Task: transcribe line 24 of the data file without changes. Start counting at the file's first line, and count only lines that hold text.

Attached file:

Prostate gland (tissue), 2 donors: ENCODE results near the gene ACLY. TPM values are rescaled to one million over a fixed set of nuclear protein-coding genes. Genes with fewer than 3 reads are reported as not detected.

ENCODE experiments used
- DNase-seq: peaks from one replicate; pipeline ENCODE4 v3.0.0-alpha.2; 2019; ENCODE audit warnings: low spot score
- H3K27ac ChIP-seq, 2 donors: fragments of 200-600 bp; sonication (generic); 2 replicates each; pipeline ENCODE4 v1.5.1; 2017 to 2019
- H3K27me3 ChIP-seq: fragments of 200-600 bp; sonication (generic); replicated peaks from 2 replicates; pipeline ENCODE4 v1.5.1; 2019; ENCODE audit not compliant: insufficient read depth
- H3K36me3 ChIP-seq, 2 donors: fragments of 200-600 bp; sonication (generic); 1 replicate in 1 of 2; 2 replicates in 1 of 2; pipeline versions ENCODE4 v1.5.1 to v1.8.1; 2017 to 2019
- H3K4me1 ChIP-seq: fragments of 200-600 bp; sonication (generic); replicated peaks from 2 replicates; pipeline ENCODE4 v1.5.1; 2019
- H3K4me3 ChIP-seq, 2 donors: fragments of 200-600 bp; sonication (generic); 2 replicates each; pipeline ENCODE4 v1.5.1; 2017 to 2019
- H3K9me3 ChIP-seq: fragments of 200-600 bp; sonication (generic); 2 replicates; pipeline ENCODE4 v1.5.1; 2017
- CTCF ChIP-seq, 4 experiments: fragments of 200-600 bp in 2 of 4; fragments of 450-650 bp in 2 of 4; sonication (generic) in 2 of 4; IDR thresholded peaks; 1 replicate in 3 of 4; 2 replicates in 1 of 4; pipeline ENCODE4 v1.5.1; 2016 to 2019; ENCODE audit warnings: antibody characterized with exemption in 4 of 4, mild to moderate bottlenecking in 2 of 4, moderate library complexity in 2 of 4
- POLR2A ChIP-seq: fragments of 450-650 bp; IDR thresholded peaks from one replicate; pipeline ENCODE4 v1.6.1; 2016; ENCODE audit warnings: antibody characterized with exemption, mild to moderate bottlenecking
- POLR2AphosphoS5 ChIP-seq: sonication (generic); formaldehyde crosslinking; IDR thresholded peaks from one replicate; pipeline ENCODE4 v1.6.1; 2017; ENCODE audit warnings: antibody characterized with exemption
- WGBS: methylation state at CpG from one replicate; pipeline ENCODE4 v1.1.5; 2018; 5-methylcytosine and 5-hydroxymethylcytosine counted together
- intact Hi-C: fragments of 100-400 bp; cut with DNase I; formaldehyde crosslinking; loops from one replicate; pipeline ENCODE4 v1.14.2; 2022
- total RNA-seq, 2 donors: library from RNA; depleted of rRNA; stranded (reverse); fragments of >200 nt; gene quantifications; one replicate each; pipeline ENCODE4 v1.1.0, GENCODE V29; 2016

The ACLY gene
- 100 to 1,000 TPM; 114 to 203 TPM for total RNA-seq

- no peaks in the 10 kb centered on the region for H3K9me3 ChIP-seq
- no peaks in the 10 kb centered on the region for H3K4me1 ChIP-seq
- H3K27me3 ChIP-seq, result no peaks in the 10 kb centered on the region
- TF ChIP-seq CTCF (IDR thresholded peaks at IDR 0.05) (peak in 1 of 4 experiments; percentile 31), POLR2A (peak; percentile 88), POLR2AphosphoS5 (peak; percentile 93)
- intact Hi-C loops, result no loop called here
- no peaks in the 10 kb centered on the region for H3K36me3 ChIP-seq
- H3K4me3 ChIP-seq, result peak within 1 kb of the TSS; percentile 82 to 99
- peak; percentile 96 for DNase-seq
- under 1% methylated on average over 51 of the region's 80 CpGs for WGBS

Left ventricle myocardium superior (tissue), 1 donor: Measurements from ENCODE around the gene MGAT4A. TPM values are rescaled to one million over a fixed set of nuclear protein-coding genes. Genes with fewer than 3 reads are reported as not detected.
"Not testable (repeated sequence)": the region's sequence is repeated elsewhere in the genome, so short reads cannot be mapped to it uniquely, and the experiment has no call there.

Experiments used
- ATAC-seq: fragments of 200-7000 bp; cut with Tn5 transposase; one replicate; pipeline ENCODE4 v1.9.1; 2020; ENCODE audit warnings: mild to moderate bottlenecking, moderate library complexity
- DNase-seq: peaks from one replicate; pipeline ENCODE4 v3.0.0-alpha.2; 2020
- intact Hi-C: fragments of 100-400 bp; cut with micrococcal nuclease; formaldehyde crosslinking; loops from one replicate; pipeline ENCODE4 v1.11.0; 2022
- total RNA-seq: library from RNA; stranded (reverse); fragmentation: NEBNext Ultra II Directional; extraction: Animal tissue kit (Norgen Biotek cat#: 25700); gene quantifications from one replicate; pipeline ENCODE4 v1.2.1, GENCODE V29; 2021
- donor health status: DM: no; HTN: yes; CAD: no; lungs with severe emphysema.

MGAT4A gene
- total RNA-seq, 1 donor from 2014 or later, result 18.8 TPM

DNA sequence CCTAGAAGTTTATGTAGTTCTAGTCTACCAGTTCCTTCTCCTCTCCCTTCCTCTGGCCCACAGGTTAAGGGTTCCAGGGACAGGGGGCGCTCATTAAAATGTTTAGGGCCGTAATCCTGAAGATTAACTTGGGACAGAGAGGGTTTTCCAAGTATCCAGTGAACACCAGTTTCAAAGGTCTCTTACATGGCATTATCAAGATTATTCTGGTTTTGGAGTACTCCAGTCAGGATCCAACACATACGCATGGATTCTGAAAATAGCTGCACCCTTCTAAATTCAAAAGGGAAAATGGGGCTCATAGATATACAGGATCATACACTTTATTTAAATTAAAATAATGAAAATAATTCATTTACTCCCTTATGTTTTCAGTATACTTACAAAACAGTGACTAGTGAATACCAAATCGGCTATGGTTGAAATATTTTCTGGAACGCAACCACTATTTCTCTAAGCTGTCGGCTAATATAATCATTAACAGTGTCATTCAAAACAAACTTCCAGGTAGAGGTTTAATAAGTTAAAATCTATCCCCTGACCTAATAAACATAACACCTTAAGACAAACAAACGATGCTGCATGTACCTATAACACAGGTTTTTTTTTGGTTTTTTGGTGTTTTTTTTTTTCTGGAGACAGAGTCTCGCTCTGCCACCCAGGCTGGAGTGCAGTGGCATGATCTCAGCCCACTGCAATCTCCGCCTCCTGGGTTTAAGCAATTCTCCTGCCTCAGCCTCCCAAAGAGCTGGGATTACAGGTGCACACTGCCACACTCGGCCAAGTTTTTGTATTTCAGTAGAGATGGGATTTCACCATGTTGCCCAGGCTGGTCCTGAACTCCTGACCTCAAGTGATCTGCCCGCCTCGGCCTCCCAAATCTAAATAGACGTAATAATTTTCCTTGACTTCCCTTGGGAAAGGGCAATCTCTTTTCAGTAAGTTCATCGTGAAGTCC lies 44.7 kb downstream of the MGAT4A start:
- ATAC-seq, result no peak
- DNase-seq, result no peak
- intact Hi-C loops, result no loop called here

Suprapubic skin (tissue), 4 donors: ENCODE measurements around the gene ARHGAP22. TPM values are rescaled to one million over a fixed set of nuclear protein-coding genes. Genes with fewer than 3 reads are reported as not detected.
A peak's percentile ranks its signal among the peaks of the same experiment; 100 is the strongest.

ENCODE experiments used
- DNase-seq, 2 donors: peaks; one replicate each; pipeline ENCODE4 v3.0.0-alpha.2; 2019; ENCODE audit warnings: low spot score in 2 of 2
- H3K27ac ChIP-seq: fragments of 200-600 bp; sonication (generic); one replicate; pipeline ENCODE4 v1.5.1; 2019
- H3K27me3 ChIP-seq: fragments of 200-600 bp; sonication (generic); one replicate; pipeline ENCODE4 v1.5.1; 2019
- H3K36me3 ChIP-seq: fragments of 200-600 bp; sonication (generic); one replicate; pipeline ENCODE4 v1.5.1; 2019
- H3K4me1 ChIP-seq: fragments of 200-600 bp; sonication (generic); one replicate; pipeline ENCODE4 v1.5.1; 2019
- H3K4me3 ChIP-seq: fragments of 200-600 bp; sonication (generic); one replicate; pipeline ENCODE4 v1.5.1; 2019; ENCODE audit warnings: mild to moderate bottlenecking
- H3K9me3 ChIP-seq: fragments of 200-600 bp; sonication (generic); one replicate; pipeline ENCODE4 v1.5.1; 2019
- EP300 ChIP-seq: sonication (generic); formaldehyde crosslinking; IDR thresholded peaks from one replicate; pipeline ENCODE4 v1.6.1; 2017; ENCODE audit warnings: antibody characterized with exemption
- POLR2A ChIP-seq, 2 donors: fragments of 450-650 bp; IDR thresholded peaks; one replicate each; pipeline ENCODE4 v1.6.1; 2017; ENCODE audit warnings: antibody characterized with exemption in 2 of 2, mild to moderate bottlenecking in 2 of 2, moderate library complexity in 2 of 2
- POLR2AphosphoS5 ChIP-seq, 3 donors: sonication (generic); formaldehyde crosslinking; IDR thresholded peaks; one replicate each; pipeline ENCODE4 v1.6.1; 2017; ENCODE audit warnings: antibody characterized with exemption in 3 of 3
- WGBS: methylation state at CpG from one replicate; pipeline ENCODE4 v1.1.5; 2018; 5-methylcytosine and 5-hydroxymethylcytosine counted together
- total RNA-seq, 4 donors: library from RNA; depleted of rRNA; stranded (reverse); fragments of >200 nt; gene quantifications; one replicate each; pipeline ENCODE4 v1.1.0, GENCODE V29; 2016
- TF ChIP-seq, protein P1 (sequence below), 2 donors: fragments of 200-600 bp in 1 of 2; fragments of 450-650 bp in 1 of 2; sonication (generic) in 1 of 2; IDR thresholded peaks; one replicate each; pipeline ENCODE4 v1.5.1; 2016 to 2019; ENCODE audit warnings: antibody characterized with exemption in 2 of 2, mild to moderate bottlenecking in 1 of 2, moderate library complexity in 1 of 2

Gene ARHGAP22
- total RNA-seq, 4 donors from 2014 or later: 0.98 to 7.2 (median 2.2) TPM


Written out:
- H3K4me3 ChIP-seq, result peak within 1 kb of the TSS; percentile 82 to 99